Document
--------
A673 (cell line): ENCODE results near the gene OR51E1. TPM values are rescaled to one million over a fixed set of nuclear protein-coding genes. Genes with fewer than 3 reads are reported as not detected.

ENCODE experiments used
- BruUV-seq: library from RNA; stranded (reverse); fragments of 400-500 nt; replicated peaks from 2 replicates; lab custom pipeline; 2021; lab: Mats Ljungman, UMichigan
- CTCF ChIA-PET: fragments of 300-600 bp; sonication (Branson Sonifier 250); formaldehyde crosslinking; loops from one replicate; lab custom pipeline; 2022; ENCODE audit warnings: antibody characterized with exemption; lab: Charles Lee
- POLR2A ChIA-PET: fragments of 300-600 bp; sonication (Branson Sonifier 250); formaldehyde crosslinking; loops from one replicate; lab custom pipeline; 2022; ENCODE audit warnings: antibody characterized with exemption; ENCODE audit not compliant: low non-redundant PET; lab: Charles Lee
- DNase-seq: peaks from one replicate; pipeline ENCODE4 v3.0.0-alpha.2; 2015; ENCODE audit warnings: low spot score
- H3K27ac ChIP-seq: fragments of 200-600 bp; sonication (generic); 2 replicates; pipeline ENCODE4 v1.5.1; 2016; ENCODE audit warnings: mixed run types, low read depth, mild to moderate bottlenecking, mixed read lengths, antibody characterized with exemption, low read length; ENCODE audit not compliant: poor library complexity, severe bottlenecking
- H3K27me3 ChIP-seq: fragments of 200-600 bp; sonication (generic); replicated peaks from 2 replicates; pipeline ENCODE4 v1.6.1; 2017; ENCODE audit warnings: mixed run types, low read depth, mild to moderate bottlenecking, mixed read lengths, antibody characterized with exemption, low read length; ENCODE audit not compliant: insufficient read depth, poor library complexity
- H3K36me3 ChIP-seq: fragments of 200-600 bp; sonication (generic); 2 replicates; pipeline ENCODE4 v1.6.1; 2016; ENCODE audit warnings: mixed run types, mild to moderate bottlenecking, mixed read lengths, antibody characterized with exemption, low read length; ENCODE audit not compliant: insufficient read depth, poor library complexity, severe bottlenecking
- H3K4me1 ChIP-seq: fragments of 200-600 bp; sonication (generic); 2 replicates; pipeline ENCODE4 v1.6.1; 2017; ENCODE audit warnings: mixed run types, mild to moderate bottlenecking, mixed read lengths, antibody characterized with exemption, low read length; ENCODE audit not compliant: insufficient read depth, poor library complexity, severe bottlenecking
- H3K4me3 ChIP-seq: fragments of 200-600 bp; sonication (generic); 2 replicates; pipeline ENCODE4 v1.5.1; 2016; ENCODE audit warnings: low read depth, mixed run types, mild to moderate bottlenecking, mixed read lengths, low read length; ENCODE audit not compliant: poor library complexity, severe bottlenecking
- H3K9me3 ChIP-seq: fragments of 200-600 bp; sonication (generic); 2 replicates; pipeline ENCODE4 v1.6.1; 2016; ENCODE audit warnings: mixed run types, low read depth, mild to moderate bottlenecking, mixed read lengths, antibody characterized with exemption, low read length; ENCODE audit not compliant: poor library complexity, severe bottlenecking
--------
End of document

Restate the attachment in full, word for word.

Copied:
A673 (cell line): ENCODE results near the gene OR51E1. TPM values are rescaled to one million over a fixed set of nuclear protein-coding genes. Genes with fewer than 3 reads are reported as not detected.

ENCODE experiments used
- BruUV-seq: library from RNA; stranded (reverse); fragments of 400-500 nt; replicated peaks from 2 replicates; lab custom pipeline; 2021; lab: Mats Ljungman, UMichigan
- CTCF ChIA-PET: fragments of 300-600 bp; sonication (Branson Sonifier 250); formaldehyde crosslinking; loops from one replicate; lab custom pipeline; 2022; ENCODE audit warnings: antibody characterized with exemption; lab: Charles Lee
- POLR2A ChIA-PET: fragments of 300-600 bp; sonication (Branson Sonifier 250); formaldehyde crosslinking; loops from one replicate; lab custom pipeline; 2022; ENCODE audit warnings: antibody characterized with exemption; ENCODE audit not compliant: low non-redundant PET; lab: Charles Lee
- DNase-seq: peaks from one replicate; pipeline ENCODE4 v3.0.0-alpha.2; 2015; ENCODE audit warnings: low spot score
- H3K27ac ChIP-seq: fragments of 200-600 bp; sonication (generic); 2 replicates; pipeline ENCODE4 v1.5.1; 2016; ENCODE audit warnings: mixed run types, low read depth, mild to moderate bottlenecking, mixed read lengths, antibody characterized with exemption, low read length; ENCODE audit not compliant: poor library complexity, severe bottlenecking
- H3K27me3 ChIP-seq: fragments of 200-600 bp; sonication (generic); replicated peaks from 2 replicates; pipeline ENCODE4 v1.6.1; 2017; ENCODE audit warnings: mixed run types, low read depth, mild to moderate bottlenecking, mixed read lengths, antibody characterized with exemption, low read length; ENCODE audit not compliant: insufficient read depth, poor library complexity
- H3K36me3 ChIP-seq: fragments of 200-600 bp; sonication (generic); 2 replicates; pipeline ENCODE4 v1.6.1; 2016; ENCODE audit warnings: mixed run types, mild to moderate bottlenecking, mixed read lengths, antibody characterized with exemption, low read length; ENCODE audit not compliant: insufficient read depth, poor library complexity, severe bottlenecking
- H3K4me1 ChIP-seq: fragments of 200-600 bp; sonication (generic); 2 replicates; pipeline ENCODE4 v1.6.1; 2017; ENCODE audit warnings: mixed run types, mild to moderate bottlenecking, mixed read lengths, antibody characterized with exemption, low read length; ENCODE audit not compliant: insufficient read depth, poor library complexity, severe bottlenecking
- H3K4me3 ChIP-seq: fragments of 200-600 bp; sonication (generic); 2 replicates; pipeline ENCODE4 v1.5.1; 2016; ENCODE audit warnings: low read depth, mixed run types, mild to moderate bottlenecking, mixed read lengths, low read length; ENCODE audit not compliant: poor library complexity, severe bottlenecking
- H3K9me3 ChIP-seq: fragments of 200-600 bp; sonication (generic); 2 replicates; pipeline ENCODE4 v1.6.1; 2016; ENCODE audit warnings: mixed run types, low read depth, mild to moderate bottlenecking, mixed read lengths, antibody characterized with exemption, low read length; ENCODE audit not compliant: poor library complexity, severe bottlenecking